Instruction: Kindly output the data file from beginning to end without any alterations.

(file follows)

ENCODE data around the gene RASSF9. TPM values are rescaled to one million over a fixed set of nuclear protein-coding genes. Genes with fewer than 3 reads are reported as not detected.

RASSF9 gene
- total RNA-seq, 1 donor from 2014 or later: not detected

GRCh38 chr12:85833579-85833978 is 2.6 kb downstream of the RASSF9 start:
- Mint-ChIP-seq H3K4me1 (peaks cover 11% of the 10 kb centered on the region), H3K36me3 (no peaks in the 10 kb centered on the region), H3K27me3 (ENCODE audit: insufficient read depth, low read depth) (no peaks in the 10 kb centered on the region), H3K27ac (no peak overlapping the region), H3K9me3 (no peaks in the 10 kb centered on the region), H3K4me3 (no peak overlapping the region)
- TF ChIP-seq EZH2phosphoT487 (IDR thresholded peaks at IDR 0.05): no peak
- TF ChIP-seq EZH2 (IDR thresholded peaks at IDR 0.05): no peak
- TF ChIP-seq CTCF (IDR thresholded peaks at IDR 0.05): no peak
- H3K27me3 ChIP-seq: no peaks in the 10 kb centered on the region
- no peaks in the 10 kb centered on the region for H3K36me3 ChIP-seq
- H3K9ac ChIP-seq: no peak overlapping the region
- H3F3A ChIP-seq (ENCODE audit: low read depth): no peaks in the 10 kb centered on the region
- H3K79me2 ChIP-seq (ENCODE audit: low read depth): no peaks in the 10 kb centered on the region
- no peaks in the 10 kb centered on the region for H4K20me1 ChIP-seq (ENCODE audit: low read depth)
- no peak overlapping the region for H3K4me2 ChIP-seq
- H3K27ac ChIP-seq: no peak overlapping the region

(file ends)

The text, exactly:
ENCODE data around the gene RASSF9. TPM values are rescaled to one million over a fixed set of nuclear protein-coding genes. Genes with fewer than 3 reads are reported as not detected.

RASSF9 gene
- total RNA-seq, 1 donor from 2014 or later: not detected

GRCh38 chr12:85833579-85833978 is 2.6 kb downstream of the RASSF9 start:
- Mint-ChIP-seq H3K4me1 (peaks cover 11% of the 10 kb centered on the region), H3K36me3 (no peaks in the 10 kb centered on the region), H3K27me3 (ENCODE audit: insufficient read depth, low read depth) (no peaks in the 10 kb centered on the region), H3K27ac (no peak overlapping the region), H3K9me3 (no peaks in the 10 kb centered on the region), H3K4me3 (no peak overlapping the region)
- TF ChIP-seq EZH2phosphoT487 (IDR thresholded peaks at IDR 0.05): no peak
- TF ChIP-seq EZH2 (IDR thresholded peaks at IDR 0.05): no peak
- TF ChIP-seq CTCF (IDR thresholded peaks at IDR 0.05): no peak
- H3K27me3 ChIP-seq: no peaks in the 10 kb centered on the region
- no peaks in the 10 kb centered on the region for H3K36me3 ChIP-seq
- H3K9ac ChIP-seq: no peak overlapping the region
- H3F3A ChIP-seq (ENCODE audit: low read depth): no peaks in the 10 kb centered on the region
- H3K79me2 ChIP-seq (ENCODE audit: low read depth): no peaks in the 10 kb centered on the region
- no peaks in the 10 kb centered on the region for H4K20me1 ChIP-seq (ENCODE audit: low read depth)
- no peak overlapping the region for H3K4me2 ChIP-seq
- H3K27ac ChIP-seq: no peak overlapping the region